The Protestant cemetery in Rome has been listed by the World Monuments Fund as one of the 100 most endangered monuments in the world. Inclusion on the WMFs list for 2006 not only gives the beautiful cemetery close to the heart of Rome the recognition it deserves, it will also focus international attention on the difficulties this peaceful spot faced in recent years.
The cemetery, the last resting place of the Romantic poets Keats and Shelley, as well as thousands of other foreigners who died in the eternal city from the 18th century onwards, is grappling with the problem of rising maintenance costs and diminishing income. Upkeep of the structure and many of the beautiful, 19th-century funerary monuments, which are threatened by pollution and overgrown vegetation, has therefore become increasingly difficult.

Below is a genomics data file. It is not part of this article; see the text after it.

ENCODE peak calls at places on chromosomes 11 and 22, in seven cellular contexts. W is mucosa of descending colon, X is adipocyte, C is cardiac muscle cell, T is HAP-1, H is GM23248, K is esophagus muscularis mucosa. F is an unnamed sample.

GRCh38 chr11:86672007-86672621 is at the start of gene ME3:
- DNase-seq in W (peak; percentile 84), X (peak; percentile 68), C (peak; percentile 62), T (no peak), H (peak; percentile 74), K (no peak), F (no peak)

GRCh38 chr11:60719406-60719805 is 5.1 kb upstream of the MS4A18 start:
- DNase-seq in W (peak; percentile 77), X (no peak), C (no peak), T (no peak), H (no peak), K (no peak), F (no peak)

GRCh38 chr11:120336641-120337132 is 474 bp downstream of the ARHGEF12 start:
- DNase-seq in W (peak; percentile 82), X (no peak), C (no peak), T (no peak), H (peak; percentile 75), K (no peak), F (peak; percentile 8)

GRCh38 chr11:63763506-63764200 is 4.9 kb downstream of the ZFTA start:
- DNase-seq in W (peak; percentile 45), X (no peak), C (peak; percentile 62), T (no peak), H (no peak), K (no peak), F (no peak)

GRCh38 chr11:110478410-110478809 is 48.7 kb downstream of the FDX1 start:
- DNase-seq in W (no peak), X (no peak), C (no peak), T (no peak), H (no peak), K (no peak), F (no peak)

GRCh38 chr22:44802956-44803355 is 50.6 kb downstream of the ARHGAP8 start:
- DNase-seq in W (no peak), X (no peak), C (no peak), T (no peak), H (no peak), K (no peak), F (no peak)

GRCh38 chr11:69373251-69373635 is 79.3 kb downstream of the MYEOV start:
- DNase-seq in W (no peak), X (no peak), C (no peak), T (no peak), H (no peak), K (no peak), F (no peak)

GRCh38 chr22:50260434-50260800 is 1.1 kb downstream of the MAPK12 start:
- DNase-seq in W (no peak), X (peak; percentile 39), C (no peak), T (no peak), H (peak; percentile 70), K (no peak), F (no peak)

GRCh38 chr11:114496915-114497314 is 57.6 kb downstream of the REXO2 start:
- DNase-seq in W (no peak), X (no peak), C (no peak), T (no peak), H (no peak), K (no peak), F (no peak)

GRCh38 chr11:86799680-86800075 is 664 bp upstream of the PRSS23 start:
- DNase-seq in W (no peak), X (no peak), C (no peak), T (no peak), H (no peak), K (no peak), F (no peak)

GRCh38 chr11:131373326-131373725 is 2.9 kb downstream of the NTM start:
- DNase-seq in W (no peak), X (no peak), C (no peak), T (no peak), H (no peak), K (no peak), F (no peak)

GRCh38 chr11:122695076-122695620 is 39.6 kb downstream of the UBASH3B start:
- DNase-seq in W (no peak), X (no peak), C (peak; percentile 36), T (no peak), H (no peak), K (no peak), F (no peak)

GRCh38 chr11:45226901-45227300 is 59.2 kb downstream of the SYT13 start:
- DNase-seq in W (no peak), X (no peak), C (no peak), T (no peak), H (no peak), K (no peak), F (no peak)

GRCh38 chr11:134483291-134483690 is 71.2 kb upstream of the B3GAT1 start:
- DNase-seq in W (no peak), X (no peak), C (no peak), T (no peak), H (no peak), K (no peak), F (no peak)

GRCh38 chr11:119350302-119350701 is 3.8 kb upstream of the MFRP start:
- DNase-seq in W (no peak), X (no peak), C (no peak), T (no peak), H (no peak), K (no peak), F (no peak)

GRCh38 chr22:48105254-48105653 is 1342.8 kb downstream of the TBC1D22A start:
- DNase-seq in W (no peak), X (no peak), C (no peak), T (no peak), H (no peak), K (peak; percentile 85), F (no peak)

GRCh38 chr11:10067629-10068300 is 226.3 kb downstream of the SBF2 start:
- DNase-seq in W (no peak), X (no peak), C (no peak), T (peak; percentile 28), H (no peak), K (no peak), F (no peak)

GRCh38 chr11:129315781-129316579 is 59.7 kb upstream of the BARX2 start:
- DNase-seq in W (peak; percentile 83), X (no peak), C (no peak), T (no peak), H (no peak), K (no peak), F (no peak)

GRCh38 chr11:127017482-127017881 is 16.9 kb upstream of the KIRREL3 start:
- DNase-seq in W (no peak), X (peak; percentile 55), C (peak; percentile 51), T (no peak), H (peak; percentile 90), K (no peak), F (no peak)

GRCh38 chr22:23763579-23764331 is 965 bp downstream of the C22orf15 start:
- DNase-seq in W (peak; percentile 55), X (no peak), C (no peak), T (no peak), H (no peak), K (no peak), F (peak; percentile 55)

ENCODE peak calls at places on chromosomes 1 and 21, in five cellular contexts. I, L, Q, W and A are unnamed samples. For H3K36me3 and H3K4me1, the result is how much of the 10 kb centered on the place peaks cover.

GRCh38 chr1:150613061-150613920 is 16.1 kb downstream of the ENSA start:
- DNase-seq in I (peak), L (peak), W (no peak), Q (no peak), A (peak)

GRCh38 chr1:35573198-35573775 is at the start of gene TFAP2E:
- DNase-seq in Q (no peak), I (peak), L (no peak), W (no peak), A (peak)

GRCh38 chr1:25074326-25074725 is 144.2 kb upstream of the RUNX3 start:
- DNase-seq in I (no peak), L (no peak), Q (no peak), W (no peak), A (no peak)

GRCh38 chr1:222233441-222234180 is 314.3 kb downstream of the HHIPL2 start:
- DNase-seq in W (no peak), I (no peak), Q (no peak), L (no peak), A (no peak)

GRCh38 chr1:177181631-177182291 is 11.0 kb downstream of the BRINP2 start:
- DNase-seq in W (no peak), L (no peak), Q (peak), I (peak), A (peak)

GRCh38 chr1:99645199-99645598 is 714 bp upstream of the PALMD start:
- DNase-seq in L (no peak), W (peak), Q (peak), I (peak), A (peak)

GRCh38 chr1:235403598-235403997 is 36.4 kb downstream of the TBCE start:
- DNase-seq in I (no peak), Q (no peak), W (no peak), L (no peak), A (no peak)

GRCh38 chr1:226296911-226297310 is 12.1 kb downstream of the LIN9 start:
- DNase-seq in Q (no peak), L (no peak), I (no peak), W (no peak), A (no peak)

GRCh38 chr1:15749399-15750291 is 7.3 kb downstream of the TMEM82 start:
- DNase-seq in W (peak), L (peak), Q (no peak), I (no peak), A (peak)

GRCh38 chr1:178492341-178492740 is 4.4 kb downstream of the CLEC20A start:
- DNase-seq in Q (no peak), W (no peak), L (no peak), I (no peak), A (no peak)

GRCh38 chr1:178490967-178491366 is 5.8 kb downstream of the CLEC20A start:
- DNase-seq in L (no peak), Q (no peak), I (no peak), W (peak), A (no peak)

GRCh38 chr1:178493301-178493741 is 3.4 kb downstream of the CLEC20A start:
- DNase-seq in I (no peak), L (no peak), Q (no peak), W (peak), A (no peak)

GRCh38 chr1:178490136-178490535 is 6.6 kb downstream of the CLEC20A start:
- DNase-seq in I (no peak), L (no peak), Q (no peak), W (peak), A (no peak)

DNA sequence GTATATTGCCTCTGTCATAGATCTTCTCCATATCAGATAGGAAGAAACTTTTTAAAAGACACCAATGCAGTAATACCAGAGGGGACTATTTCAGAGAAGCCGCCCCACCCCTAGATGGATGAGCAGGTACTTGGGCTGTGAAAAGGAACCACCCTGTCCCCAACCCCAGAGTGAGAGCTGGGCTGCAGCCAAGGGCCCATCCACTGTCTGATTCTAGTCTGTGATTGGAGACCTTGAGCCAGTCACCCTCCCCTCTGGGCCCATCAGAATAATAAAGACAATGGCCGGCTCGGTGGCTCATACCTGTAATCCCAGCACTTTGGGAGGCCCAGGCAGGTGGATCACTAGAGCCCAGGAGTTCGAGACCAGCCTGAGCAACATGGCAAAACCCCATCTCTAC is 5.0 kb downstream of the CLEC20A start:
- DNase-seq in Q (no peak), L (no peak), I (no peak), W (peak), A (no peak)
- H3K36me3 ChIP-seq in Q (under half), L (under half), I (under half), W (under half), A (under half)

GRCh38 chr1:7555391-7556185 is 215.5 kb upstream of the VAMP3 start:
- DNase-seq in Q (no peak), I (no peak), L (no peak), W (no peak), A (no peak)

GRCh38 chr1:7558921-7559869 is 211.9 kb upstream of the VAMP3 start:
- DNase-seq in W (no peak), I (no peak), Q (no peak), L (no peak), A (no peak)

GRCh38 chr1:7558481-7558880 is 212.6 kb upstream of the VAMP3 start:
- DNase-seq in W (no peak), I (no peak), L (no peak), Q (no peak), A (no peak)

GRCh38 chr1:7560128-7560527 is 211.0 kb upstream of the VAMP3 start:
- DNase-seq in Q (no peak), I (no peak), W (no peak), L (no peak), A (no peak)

The cemetery, which was set aside in the middle of the 18th century for the burial of non-Catholic foreigners (its official name in Italian is Il Cimitero per Acattolici), is the responsibility of a committee of the ambassadors whose nationals are buried in the grounds. But the task of managing this historic monument, which until recently was also an active burial ground, has been proving a daunting task for these diplomats.
In the last few months both the Keats-Shelley Memorial House in Rome (www.keats-shelley-house.org) and ICCROM (www.iccrom.org), the prestigious international centre for preservation and restoration that is based in Rome, have started a full-scale examination of the cemetery in order to establish a conservation management plan.